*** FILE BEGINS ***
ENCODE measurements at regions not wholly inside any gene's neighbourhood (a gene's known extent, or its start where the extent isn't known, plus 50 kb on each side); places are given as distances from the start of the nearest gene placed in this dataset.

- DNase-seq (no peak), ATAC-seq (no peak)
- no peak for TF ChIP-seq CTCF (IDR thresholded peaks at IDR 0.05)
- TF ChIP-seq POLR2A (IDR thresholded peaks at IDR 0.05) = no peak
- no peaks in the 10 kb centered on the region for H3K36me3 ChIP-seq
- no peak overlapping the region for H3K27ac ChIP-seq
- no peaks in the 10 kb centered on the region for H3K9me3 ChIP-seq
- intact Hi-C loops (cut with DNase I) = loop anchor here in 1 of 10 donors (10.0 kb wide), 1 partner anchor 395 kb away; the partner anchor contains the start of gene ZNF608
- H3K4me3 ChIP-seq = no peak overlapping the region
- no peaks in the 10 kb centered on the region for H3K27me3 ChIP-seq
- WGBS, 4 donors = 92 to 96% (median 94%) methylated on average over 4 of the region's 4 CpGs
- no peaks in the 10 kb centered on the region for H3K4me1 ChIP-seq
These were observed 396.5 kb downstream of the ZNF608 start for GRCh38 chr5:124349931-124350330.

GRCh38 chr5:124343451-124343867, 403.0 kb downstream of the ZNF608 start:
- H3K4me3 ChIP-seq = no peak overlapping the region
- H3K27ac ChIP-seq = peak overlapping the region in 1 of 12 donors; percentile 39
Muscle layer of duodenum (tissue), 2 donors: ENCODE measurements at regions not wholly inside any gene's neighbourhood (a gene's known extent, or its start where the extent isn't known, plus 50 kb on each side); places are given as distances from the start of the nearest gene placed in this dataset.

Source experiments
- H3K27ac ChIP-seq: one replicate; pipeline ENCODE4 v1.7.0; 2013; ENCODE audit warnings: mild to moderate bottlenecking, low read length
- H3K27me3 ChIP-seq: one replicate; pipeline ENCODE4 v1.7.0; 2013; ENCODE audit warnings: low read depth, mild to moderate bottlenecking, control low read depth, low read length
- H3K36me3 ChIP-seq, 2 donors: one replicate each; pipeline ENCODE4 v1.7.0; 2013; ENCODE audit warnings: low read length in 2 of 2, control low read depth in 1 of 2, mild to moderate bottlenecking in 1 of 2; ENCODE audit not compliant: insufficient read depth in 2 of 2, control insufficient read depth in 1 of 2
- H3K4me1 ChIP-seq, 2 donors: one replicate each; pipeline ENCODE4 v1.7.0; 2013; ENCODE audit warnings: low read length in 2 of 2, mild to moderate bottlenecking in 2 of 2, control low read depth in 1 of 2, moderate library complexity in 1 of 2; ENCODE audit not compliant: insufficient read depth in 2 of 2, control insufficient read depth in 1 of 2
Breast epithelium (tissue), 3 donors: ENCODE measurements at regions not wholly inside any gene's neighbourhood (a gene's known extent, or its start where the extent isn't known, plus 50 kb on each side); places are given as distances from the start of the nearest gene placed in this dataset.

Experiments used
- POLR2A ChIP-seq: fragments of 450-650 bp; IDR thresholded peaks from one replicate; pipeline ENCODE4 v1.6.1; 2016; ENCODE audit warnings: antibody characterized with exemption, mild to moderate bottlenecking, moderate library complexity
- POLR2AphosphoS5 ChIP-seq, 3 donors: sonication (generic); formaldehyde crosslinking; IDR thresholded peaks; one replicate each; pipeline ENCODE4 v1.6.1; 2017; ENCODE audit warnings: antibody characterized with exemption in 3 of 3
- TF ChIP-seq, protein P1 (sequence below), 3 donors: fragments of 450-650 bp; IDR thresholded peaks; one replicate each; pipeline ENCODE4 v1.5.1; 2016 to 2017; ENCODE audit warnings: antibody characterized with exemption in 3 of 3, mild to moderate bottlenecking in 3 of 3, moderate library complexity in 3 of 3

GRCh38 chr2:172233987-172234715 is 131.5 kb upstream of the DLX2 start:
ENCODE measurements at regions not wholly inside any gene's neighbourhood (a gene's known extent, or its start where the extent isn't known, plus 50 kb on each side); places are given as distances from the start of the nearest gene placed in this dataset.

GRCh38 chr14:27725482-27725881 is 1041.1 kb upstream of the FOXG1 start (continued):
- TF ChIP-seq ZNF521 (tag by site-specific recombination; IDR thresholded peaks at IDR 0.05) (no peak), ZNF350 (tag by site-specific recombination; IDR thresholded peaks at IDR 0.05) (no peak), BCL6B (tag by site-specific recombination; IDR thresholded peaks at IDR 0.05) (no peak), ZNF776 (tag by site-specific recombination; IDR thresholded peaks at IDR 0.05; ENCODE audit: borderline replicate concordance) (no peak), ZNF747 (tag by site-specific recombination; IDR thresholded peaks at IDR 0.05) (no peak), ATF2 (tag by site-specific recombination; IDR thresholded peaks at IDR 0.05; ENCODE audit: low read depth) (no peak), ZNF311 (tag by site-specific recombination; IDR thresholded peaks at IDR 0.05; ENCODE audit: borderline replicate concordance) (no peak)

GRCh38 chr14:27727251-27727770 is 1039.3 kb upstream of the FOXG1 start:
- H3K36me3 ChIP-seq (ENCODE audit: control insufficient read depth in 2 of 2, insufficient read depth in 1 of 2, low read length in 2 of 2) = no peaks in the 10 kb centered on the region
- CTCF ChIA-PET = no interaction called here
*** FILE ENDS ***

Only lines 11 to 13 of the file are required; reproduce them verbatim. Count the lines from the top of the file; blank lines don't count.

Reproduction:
- WGBS, 4 donors = 92 to 96% (median 94%) methylated on average over 4 of the region's 4 CpGs
- no peaks in the 10 kb centered on the region for H3K4me1 ChIP-seq
These were observed 396.5 kb downstream of the ZNF608 start for GRCh38 chr5:124349931-124350330.